Under the law, it is illegal for insurers to deny coverage because of pre-existing conditions or to limit the level of annual reimbursements for essential services—practices in the past which had left some patients facing financial ruin.

It also now is mandatory for any US resident to enroll in a health care plan.

Administration officials reported this week that some 1.1 million people had enrolled in health plans using the federal website,, the main entry point for coverage in 36 states.

Nearly all the enrollments came in the last couple of weeks, as the January 1 deadline approached.

add to favorites email to friend print save as pdf

Related Stories

Supreme Court to take up birth control religion case

Nov 26, 2013

The US Supreme Court said Tuesday it will take up a case involving a firm seeking to limit the availability of birth control to female employees enrolled in a company health plan on religious grounds.

Injunction granted in US birth control lawsuit

Dec 21, 2013

A U.S. judge granted an injunction Friday that prohibits the government from enforcing the federal health care law's requirement that insurance coverage include access to the morning-after pill and similar contraceptives ...

States file suit over Obama's birth control plan

Feb 24, 2012

Seven US states have filed a lawsuit challenging a requirement in President Barack Obama's 2010 health care law that religious organizations provide insurance covering birth control.

Recommended for you

Suddenly health insurance is not for sale

Apr 18, 2014

(HealthDay)— Darlene Tucker, an independent insurance broker in Scotts Hill, Tenn., says health insurers in her area aren't selling policies year-round anymore.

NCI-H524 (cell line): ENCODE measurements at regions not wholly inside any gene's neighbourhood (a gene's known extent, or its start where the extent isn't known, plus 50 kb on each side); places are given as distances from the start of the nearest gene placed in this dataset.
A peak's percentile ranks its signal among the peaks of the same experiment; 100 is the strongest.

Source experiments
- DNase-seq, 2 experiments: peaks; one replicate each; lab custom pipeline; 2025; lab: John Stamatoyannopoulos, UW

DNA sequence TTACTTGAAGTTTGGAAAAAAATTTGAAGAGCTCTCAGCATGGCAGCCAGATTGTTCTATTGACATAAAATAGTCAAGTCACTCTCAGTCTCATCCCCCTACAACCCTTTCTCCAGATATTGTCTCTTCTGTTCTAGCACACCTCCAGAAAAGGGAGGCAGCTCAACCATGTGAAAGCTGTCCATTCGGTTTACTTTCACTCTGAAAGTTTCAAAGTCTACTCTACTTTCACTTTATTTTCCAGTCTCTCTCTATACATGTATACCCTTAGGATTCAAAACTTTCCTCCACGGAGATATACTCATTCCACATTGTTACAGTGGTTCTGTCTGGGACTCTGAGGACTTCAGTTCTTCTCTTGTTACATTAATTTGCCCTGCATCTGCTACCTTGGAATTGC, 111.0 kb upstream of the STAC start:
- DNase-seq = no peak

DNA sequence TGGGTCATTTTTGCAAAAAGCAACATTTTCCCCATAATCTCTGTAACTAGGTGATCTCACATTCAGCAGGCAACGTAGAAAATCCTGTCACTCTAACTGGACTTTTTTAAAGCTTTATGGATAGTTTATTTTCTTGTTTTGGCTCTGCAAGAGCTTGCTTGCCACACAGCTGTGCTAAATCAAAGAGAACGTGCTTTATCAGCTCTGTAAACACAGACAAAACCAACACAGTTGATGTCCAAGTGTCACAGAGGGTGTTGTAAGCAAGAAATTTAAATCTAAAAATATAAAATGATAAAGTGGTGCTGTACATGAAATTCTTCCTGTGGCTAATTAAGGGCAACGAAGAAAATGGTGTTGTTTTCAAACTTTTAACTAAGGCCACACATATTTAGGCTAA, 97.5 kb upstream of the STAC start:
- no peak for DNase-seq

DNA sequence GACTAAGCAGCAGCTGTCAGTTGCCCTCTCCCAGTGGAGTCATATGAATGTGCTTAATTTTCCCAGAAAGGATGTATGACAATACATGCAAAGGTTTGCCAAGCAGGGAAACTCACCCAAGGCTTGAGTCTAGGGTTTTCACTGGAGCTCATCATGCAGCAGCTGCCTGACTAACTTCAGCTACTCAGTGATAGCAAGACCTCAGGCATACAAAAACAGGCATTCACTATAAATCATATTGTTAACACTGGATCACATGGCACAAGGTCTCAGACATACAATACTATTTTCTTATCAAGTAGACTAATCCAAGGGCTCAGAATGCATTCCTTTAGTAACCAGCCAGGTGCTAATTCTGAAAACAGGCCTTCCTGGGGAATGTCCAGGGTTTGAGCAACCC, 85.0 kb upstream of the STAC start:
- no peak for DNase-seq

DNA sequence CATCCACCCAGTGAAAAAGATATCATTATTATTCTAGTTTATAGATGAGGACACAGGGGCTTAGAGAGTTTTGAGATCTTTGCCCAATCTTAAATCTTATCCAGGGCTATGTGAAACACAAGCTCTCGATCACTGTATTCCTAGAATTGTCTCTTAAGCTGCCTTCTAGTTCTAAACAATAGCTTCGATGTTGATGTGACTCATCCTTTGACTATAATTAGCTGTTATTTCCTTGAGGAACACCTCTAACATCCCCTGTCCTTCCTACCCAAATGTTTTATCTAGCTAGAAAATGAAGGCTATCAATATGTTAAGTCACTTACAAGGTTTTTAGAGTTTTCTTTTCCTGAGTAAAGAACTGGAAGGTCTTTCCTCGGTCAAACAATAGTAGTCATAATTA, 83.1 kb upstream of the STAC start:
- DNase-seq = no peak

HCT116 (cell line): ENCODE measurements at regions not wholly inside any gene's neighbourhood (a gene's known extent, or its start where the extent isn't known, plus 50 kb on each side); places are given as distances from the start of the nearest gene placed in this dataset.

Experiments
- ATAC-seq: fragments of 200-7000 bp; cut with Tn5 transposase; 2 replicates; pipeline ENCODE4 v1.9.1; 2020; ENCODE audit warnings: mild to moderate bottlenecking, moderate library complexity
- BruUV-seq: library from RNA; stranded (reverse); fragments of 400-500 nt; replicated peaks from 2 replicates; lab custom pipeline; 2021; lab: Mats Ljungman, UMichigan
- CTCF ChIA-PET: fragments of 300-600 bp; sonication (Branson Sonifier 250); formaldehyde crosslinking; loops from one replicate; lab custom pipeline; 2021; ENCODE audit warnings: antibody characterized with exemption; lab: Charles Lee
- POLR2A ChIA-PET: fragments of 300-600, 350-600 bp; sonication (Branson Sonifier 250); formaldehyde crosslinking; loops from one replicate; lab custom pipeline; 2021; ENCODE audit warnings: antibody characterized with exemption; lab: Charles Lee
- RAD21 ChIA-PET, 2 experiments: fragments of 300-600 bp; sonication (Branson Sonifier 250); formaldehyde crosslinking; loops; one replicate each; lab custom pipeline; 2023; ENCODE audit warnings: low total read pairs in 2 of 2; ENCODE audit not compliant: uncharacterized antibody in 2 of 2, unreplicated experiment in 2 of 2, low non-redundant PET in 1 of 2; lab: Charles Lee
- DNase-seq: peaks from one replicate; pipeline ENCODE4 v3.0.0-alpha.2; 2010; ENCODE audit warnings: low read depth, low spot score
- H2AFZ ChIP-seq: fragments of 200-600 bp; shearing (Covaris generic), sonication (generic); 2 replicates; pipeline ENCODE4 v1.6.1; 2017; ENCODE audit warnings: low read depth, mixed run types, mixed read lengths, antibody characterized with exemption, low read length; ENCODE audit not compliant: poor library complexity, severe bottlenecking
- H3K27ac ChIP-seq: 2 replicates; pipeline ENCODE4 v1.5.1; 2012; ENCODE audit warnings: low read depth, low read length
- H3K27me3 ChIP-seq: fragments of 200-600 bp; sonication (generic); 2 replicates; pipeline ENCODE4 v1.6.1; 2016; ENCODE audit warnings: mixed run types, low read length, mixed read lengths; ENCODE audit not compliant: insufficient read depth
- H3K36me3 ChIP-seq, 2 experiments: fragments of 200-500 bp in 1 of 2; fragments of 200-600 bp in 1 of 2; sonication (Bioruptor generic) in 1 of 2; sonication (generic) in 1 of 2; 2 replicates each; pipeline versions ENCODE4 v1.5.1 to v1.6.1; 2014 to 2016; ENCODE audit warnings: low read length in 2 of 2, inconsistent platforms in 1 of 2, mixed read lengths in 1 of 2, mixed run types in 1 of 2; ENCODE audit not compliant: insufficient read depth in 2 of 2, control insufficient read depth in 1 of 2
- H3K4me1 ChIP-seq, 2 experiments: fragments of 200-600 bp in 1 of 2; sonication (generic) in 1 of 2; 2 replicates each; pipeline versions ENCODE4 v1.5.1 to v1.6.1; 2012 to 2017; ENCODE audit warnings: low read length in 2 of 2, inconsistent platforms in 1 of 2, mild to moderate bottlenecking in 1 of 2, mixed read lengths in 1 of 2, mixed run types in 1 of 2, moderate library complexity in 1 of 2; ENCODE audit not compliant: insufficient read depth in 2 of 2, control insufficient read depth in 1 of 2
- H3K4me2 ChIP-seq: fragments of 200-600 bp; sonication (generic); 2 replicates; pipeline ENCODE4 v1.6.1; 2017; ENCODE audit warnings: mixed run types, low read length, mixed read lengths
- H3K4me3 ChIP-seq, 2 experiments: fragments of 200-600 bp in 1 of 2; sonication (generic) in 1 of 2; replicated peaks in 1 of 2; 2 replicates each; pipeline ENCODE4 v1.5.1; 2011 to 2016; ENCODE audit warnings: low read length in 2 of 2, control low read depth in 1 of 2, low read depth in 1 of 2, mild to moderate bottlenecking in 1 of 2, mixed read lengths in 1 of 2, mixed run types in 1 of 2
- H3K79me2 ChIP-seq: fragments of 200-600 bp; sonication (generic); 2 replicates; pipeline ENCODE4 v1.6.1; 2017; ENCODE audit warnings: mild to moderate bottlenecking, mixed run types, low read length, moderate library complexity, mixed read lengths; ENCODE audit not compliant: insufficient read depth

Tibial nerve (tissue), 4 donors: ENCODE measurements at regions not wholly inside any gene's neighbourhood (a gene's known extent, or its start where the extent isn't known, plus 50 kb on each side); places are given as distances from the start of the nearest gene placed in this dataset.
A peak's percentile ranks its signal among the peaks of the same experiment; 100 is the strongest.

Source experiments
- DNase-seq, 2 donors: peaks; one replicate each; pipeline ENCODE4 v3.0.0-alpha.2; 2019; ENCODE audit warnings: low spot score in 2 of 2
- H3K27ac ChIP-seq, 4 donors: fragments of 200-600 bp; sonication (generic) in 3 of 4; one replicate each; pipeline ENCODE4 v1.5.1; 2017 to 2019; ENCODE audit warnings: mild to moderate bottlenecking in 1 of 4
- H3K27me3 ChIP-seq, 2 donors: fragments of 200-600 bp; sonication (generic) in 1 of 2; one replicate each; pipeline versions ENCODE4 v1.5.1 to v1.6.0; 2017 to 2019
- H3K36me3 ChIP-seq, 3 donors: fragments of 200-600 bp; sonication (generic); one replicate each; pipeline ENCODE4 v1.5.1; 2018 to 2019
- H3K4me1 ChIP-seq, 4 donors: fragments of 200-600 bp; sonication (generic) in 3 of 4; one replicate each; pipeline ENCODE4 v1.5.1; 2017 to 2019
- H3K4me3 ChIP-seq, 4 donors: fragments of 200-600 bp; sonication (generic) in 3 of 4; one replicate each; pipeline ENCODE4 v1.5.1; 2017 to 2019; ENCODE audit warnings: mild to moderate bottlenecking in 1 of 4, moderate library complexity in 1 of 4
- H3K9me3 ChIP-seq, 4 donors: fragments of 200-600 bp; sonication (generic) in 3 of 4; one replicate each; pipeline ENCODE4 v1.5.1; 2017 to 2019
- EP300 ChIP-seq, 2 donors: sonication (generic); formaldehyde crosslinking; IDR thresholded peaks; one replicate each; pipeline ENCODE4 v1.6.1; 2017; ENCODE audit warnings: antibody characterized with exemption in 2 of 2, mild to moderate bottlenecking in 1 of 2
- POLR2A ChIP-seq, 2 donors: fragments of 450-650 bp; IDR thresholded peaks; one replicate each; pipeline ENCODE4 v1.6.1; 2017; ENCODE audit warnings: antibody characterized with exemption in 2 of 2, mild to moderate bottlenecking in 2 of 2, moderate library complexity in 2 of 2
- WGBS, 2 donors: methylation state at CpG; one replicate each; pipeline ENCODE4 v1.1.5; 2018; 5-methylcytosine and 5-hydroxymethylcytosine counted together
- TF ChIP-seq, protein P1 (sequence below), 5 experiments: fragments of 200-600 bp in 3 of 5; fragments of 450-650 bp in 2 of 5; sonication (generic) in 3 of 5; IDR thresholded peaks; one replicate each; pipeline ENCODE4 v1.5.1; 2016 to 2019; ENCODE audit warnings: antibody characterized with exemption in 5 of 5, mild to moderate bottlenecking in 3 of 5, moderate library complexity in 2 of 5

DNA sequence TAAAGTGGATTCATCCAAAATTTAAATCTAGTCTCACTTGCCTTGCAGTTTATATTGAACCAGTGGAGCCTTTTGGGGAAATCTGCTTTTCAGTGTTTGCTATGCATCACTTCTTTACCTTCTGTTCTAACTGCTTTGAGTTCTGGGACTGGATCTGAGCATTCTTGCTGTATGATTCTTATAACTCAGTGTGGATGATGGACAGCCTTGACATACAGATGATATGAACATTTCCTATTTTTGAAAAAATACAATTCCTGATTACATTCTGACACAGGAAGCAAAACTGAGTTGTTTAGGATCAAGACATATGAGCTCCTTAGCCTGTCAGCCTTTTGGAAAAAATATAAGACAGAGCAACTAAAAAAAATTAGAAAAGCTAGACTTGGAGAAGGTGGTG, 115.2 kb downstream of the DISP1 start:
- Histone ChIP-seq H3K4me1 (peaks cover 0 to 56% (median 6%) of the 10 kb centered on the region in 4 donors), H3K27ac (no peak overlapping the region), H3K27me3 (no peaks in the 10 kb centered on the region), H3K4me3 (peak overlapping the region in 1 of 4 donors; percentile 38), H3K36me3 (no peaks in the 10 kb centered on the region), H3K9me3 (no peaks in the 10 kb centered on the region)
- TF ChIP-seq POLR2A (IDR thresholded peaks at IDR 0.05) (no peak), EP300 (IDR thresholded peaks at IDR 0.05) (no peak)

Study: Half of jailed NYC youths have brain injury (Update)

Apr 18, 2014

About half of all 16- to 18-year-olds coming into New York City's jails say they had a traumatic brain injury before being incarcerated, most caused by assaults, according to a new study that's the latest in a growing body ...

Autonomy and relationships among 'good life' goals

Apr 18, 2014

Young adults with Down syndrome have a strong desire to be self-sufficient by living independently and having a job, according to a study into the meaning of wellbeing among young people affected by the disorder.

User comments

Adjust slider to filter visible comments by rank

Display comments: newest first

not rated yet Jan 01, 2014
It is 2.1 million at last count and rapidly rising!

However, is it not so that the very concept of a pregnant nun is a kind of implausibility? Nuns should not need birth control as their faith is its own 'birth control'........of course an old well outside a French nunnery that archaeologists found to be filled to a depth of 14 feet with the bodies of unborn or hidden borne children seems to suggest that this ideal sometimes fails....

The insurance companies and the banks' cynical use of nuns as cats to deprive the American people of needed national health care with universal access will fail.